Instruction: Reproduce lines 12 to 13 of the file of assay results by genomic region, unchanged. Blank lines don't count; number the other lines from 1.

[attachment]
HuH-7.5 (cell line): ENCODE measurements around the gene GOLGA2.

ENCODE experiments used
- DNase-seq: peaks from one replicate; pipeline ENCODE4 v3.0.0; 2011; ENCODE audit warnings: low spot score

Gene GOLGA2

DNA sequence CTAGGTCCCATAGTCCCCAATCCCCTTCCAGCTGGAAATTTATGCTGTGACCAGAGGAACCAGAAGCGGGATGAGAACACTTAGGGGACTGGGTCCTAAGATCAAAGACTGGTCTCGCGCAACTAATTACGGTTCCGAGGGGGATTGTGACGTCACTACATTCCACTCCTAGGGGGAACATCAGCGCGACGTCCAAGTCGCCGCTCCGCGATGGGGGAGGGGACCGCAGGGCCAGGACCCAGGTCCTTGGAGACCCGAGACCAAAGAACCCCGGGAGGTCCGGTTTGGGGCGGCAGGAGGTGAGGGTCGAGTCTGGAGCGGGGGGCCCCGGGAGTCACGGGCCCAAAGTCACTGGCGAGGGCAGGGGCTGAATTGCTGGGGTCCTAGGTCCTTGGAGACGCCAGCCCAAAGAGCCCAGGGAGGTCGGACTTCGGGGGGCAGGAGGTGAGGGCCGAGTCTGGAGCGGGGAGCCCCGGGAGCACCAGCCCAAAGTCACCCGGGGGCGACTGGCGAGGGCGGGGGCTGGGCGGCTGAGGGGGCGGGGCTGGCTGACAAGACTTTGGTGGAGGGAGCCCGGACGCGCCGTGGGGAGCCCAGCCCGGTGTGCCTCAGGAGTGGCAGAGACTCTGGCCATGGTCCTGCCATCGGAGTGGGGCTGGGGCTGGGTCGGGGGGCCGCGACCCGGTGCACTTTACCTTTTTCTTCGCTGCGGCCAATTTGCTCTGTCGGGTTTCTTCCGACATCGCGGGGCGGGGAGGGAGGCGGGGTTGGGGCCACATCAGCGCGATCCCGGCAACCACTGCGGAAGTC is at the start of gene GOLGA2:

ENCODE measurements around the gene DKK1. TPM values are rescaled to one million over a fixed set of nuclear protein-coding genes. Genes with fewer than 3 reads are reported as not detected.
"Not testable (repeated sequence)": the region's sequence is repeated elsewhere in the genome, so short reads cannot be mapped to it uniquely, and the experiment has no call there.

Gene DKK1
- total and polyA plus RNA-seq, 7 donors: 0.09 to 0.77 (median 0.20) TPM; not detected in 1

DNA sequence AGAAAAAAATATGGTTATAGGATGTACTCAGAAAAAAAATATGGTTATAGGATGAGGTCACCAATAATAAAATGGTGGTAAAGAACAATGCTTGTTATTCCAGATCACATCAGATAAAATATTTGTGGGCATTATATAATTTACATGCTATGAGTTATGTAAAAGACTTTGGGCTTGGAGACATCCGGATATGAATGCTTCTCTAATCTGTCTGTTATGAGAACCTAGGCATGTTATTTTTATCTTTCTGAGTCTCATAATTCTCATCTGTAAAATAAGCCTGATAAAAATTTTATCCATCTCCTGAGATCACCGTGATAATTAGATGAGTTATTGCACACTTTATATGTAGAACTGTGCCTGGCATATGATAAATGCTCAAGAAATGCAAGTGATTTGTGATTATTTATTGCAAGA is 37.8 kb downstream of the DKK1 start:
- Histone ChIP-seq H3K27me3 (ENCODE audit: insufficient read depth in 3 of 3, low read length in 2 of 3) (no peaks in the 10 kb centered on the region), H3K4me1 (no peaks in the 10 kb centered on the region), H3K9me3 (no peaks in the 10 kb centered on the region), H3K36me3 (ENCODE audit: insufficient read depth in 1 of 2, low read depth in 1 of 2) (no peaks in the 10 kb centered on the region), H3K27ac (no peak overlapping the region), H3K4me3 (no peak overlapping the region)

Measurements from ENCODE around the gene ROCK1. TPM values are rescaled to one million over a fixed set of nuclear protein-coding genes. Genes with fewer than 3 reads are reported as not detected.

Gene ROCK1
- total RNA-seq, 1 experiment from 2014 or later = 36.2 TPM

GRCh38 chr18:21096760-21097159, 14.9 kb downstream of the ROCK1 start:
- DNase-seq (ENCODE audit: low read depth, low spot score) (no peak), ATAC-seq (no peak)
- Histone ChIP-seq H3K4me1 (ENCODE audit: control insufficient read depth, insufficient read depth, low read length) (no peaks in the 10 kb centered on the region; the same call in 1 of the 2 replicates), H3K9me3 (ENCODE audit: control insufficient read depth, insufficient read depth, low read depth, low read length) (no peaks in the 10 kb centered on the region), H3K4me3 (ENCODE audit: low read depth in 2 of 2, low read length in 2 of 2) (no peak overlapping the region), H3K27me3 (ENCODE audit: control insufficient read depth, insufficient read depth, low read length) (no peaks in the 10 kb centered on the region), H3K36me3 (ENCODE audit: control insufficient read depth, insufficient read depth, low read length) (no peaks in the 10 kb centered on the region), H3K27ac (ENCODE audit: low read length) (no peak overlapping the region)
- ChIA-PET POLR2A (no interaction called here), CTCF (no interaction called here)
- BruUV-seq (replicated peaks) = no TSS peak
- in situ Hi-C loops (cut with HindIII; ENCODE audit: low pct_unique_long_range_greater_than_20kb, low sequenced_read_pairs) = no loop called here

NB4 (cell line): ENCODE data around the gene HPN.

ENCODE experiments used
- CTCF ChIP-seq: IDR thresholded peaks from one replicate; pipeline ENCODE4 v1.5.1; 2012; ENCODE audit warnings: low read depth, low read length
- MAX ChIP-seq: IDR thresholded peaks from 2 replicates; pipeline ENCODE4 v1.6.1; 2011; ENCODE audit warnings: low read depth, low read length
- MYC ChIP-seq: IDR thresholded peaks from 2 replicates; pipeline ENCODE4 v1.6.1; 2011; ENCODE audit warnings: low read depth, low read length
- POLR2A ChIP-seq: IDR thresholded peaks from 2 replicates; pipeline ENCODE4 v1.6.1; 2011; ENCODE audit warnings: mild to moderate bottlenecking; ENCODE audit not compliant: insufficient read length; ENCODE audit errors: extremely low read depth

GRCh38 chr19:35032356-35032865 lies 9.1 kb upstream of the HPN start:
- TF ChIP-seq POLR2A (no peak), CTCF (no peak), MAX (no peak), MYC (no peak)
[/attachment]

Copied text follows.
Measurements from ENCODE around the gene ROCK1. TPM values are rescaled to one million over a fixed set of nuclear protein-coding genes. Genes with fewer than 3 reads are reported as not detected.

Gene ROCK1